Thomas H. McCray facts for kids
Thomas McCray was born in 1828 near Jonesborough, Tennessee, to Henry and Martha (Moore) McCray. He farmed in Tennessee and moved to Arkansas, where he operated a mill. Around 1856 he moved to Texas and operated a mill near Tellico. Just before the Civil War, he returned to Arkansas, settling in Wittsburg, Cross County. In June 1861 he joined the 5th Arkansas Infantry Regiment. He was commissioned a lieutenant and adjutant of that unit. In late 1861 he was detached from his regiment and returned to Arkansas to raise troops. He was elected major, then colonel, of the newly raised 31st Arkansas Infantry. He led a brigade of Texas and Arkansas infantry in the 1862 Kentucky Campaign. As part of Churchill's division, his brigade distinguishing itself at the August 30, 1862 Battle of Richmond, Kentucky. General Thomas J. Churchill singled out McCray for his "gallantry and coolness" in that action.
Dissatisfied at not being promoted to Brigadier General, and realizing that his regiment had shrunk to less than 150 men and would soon be consolidated with another regiment, McCray requested transfer to the Trans-Mississippi Department. There he helped raising several regiments of Arkansas cavalry. During Price's 1864 Missouri Raid he led a cavalry brigade in Fagan's division. This brigade, consisting of the newly organized and ill-equipped 45th, 46th and 47th regiments of Arkansas cavalry/mounted infantry, performed poorly. Many of the men deserted, and the brigade dissolved after the raid. McCray retained a more or less nominal district command in northeast Arkansas, "powerless for good or for evil," till war's end.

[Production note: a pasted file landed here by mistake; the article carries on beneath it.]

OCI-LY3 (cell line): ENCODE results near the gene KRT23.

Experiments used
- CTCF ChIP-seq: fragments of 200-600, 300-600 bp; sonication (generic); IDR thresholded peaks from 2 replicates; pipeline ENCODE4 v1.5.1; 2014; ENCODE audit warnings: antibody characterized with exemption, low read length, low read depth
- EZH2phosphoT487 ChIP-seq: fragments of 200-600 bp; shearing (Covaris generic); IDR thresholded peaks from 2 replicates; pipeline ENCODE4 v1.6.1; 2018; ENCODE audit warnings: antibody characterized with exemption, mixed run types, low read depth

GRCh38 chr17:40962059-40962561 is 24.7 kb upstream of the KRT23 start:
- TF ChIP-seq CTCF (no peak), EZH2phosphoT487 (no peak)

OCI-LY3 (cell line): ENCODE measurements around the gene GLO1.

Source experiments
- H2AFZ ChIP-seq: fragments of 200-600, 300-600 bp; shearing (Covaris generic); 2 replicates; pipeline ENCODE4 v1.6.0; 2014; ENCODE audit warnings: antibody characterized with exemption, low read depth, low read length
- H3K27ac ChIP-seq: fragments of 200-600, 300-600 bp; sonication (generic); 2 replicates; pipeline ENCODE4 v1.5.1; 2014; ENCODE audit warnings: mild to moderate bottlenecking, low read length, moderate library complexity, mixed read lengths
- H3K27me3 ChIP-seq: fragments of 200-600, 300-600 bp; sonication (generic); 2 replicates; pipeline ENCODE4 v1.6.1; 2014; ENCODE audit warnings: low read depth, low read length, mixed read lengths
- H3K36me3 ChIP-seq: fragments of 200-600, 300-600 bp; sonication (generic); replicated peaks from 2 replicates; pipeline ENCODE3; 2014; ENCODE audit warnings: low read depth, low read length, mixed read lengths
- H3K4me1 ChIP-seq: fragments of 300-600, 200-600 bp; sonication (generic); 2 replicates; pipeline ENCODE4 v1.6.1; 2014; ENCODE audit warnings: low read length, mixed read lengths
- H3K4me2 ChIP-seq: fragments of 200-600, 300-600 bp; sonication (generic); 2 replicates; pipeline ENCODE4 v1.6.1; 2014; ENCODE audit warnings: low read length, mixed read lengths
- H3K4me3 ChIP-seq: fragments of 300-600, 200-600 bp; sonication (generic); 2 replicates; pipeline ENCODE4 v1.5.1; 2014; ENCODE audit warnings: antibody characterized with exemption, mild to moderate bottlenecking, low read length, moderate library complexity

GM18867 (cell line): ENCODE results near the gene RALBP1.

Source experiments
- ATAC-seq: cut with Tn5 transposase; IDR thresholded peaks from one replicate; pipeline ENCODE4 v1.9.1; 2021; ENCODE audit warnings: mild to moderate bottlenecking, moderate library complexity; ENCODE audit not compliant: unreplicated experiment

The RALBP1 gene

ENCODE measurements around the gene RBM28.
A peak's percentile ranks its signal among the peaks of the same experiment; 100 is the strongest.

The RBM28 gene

McCray is referred to as a Confederate general in numerous sources, among them Heitman's Historical Dictionary of the U.S. Army. Eicher's "Civil War High Commands" labels him a general, but suggest that the rank was in Arkansas state forces, not Confederate. He lists himself as "colonel" on his end-of-war parole, but it is possible that in 1864 he received an unofficial promotion to brigadier.
Like many other Confederates, he then left for Mexico.
He then returned to Arkansas, and briefly lived in Wittsburg. After that he became a traveling salesman for the McCormick Reaper Company, based in Chicago, Illinois. Something of an inventor, McCray patented several improvements for cotton and hay presses. He died in Chicago October 19, 1891, of uremia, and was buried in the Cook County "paupers" Cemetery in Dunning, Chicago.
Thomas H. McCray Facts for Kids. Kiddle Encyclopedia.